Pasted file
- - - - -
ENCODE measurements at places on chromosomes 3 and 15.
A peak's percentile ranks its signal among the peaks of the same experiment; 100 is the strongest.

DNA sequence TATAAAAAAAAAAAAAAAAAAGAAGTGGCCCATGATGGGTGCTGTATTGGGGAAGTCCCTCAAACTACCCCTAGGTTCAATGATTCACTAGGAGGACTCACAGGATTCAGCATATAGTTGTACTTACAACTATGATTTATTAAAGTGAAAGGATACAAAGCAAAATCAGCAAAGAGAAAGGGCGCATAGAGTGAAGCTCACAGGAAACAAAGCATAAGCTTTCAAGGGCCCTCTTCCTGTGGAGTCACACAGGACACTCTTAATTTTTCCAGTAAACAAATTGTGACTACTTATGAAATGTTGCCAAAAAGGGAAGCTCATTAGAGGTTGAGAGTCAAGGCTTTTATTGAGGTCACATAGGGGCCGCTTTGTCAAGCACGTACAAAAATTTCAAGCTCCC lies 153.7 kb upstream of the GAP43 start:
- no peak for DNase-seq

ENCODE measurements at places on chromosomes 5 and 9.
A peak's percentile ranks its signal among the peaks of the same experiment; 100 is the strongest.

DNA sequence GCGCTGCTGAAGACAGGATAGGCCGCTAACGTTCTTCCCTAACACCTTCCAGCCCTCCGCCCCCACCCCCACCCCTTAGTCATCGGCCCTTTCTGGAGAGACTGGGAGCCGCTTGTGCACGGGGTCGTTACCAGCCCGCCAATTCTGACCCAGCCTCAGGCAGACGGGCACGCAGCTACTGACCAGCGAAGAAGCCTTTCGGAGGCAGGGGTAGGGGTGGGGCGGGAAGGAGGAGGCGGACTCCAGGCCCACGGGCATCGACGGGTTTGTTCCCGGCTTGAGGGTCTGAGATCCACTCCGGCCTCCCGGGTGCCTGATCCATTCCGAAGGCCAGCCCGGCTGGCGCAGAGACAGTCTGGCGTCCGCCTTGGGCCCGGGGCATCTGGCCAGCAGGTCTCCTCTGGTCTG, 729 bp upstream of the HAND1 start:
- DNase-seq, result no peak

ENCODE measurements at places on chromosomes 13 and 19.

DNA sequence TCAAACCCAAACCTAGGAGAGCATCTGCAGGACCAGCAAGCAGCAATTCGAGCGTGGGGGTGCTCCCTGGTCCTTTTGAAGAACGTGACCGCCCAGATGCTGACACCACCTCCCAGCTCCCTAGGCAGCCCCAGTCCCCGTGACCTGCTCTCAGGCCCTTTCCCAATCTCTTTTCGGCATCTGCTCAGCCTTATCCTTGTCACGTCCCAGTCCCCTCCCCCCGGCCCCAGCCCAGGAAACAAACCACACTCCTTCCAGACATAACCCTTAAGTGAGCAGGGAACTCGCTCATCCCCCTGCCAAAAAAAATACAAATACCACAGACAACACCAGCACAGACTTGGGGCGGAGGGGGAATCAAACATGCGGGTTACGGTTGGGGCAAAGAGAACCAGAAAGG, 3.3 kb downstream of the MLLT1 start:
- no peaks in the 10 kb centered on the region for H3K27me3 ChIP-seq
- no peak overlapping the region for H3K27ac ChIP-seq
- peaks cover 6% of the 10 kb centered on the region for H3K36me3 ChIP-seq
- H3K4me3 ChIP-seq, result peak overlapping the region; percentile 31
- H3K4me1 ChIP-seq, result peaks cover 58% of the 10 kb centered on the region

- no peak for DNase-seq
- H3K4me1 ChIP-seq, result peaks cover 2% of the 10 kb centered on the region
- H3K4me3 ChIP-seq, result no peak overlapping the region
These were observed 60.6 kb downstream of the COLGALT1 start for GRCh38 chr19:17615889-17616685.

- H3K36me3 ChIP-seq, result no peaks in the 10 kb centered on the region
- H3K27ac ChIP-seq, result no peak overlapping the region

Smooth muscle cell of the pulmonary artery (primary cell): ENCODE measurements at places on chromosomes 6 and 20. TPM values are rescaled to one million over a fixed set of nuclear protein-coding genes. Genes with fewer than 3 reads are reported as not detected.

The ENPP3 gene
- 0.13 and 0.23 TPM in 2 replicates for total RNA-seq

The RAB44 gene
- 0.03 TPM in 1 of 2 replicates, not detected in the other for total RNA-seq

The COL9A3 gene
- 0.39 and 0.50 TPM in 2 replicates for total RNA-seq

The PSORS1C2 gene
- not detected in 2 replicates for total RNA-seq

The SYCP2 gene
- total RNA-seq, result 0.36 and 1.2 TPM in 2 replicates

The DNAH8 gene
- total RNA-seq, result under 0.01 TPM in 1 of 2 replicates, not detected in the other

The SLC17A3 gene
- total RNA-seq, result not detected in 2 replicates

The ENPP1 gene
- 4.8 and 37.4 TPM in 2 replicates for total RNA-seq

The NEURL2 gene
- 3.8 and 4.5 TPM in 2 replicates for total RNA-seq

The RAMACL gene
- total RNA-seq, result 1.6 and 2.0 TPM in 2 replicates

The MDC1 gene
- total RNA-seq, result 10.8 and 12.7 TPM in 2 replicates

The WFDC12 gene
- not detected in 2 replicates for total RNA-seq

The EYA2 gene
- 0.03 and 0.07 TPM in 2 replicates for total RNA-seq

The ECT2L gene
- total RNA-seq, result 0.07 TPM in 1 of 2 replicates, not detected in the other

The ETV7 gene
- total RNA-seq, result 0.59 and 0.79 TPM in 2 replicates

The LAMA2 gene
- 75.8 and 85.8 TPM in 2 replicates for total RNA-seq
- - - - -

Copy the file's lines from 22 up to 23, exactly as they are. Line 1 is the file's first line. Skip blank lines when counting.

Smooth muscle cell of the pulmonary artery (primary cell): ENCODE measurements at places on chromosomes 6 and 20. TPM values are rescaled to one million over a fixed set of nuclear protein-coding genes. Genes with fewer than 3 reads are reported as not detected.

The ENPP3 gene